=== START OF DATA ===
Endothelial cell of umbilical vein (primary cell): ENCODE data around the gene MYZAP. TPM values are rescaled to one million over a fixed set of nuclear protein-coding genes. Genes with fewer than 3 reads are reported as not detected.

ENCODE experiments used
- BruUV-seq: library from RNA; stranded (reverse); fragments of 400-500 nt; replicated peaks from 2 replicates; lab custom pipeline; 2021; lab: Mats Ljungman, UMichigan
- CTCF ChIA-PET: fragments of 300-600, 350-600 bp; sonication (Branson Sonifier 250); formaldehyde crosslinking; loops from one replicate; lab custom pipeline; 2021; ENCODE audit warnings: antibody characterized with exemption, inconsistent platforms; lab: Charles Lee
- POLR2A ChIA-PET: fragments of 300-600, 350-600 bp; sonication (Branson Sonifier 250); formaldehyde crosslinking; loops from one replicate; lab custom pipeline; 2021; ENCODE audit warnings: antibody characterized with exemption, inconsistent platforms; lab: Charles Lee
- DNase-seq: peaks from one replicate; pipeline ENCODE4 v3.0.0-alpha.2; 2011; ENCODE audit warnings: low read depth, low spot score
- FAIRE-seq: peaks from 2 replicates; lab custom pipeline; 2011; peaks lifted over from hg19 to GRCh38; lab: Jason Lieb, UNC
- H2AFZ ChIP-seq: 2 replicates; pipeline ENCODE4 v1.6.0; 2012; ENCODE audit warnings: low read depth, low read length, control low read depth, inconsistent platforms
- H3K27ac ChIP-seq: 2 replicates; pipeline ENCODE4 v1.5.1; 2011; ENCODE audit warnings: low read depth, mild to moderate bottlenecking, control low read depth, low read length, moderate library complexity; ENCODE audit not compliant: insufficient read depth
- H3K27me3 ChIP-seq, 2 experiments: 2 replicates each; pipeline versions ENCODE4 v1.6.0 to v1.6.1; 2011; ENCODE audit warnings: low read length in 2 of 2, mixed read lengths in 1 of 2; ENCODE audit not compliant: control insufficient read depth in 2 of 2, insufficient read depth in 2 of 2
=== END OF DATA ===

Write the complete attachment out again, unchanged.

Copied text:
Endothelial cell of umbilical vein (primary cell): ENCODE data around the gene MYZAP. TPM values are rescaled to one million over a fixed set of nuclear protein-coding genes. Genes with fewer than 3 reads are reported as not detected.

ENCODE experiments used
- BruUV-seq: library from RNA; stranded (reverse); fragments of 400-500 nt; replicated peaks from 2 replicates; lab custom pipeline; 2021; lab: Mats Ljungman, UMichigan
- CTCF ChIA-PET: fragments of 300-600, 350-600 bp; sonication (Branson Sonifier 250); formaldehyde crosslinking; loops from one replicate; lab custom pipeline; 2021; ENCODE audit warnings: antibody characterized with exemption, inconsistent platforms; lab: Charles Lee
- POLR2A ChIA-PET: fragments of 300-600, 350-600 bp; sonication (Branson Sonifier 250); formaldehyde crosslinking; loops from one replicate; lab custom pipeline; 2021; ENCODE audit warnings: antibody characterized with exemption, inconsistent platforms; lab: Charles Lee
- DNase-seq: peaks from one replicate; pipeline ENCODE4 v3.0.0-alpha.2; 2011; ENCODE audit warnings: low read depth, low spot score
- FAIRE-seq: peaks from 2 replicates; lab custom pipeline; 2011; peaks lifted over from hg19 to GRCh38; lab: Jason Lieb, UNC
- H2AFZ ChIP-seq: 2 replicates; pipeline ENCODE4 v1.6.0; 2012; ENCODE audit warnings: low read depth, low read length, control low read depth, inconsistent platforms
- H3K27ac ChIP-seq: 2 replicates; pipeline ENCODE4 v1.5.1; 2011; ENCODE audit warnings: low read depth, mild to moderate bottlenecking, control low read depth, low read length, moderate library complexity; ENCODE audit not compliant: insufficient read depth
- H3K27me3 ChIP-seq, 2 experiments: 2 replicates each; pipeline versions ENCODE4 v1.6.0 to v1.6.1; 2011; ENCODE audit warnings: low read length in 2 of 2, mixed read lengths in 1 of 2; ENCODE audit not compliant: control insufficient read depth in 2 of 2, insufficient read depth in 2 of 2